Other than the fact that the cystic fibrosis transmembrane conductance regulator (CFTR) Cl− channel can be activated by cAMP dependent kinase (PKA), little is known about the signal transduction pathways regulating CFTR. Since G-proteins play a principal role in signal transduction regulating several ion channels [4, 5, 9], we sought to test whether G-proteins control CFTR Cl− conductance (CFTR G Cl ) in the native sweat duct (SD). We permeabilized the basolateral membrane with α-toxin so as to manipulate cytosolic nucleotides. We activated G-proteins and monitored CFTR G Cl activity as described earlier [20, 23, 25]. We now show that activating G-proteins with GTP-γ-S (100 μm) also activates CFTR G Cl in the presence of 5 mm ATP alone (without exogenous cAMP). GTP-γ-S increased CFTR G Cl by 44 ± 20 mS/cm2 (mean ±se; n= 7). GDP (10 mm) inhibited G-protein activation of CFTR G Cl even in the presence of GTP-γ-S. The heterotrimeric G-protein activator (AlF4 −) in the cytoplasmic bath activated CFTR G Cl (increased by 51.5 ± 9.4 mS/cm2 in the presence of 5 mm ATP without cAMP, n= 6), the magnitude of which was similar to that induced by GTP-γ-S. Employing immunocytochemical-labeling techniques, we localized Gαs, Gαi, Gαq, and Gβ at the apical membranes of the sweat duct. Further, we showed that the mutant CFTR G Cl in ducts from cystic fibrosis (CF) subjects could be partially activated by G-proteins. The magnitude of mutant CFTR G Cl activation by G-proteins was smaller as compared to non-CF ducts but comparable to that induced by cAMP in CF ducts. We conclude that heterotrimeric G-proteins are present in the apical membrane of the native human sweat duct which may help regulate salt absorption by controlling CFTR G Cl activity.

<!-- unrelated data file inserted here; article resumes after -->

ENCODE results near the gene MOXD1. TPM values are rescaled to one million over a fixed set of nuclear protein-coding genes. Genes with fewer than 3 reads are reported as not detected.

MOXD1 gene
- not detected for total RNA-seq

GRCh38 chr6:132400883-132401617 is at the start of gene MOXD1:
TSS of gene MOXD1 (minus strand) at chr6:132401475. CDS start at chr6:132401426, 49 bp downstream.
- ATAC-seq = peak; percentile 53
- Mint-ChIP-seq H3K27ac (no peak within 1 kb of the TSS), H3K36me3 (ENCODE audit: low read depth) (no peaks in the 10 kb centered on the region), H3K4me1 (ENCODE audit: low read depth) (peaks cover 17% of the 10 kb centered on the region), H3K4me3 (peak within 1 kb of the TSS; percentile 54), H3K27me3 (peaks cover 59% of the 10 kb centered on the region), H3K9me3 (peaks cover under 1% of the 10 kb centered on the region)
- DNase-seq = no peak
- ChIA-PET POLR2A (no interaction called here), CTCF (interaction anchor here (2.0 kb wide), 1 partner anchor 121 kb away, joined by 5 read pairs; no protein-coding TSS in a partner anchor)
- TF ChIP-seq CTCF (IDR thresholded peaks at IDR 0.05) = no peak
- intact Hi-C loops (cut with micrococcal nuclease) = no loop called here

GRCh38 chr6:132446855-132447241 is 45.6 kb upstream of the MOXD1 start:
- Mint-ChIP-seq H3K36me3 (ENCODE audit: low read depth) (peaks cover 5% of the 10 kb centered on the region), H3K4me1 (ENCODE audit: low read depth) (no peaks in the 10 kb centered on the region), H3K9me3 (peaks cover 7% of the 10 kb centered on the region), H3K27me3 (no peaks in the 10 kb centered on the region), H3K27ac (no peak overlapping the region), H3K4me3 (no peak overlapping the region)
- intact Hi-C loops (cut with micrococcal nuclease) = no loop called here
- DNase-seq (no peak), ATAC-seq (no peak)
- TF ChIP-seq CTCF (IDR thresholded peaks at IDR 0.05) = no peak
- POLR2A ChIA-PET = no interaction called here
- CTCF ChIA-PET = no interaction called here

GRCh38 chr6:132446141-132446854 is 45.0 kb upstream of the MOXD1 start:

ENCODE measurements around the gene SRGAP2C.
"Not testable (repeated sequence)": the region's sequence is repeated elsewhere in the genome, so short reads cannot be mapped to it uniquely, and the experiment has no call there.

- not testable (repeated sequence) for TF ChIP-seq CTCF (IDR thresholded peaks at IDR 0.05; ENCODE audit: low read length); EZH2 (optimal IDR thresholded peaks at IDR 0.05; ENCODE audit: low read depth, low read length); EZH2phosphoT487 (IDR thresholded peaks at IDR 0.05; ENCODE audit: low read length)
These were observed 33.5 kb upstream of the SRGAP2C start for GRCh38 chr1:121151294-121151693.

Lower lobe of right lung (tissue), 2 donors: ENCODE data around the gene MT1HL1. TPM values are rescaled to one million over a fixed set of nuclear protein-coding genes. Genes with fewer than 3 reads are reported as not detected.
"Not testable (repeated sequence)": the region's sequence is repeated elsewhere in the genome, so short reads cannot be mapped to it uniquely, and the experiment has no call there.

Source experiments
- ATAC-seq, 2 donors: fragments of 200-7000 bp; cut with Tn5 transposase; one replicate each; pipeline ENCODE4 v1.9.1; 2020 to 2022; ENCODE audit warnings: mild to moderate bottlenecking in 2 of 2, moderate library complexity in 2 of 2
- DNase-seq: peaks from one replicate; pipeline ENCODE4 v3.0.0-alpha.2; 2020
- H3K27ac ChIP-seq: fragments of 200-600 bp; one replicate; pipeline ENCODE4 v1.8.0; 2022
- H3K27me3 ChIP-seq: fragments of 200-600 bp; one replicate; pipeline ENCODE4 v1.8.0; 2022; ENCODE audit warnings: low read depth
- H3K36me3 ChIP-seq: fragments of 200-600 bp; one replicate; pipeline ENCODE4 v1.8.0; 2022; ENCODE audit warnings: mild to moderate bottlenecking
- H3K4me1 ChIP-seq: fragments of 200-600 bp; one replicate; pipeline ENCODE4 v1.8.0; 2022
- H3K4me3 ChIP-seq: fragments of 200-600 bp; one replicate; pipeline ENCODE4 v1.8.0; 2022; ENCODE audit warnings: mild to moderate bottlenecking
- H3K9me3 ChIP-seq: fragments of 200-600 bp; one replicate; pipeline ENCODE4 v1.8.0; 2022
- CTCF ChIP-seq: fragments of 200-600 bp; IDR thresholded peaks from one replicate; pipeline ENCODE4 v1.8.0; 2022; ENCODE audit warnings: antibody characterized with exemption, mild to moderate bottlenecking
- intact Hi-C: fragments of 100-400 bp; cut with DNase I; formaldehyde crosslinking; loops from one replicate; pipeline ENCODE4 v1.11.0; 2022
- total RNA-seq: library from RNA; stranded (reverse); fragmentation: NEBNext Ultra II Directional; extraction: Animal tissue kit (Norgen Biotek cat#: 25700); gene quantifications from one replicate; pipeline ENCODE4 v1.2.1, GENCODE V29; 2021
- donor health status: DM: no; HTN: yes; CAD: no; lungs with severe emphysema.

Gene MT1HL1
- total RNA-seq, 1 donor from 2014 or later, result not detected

The Journal of Membrane Biology – Springer Journals
Published: Jan 1, 2001
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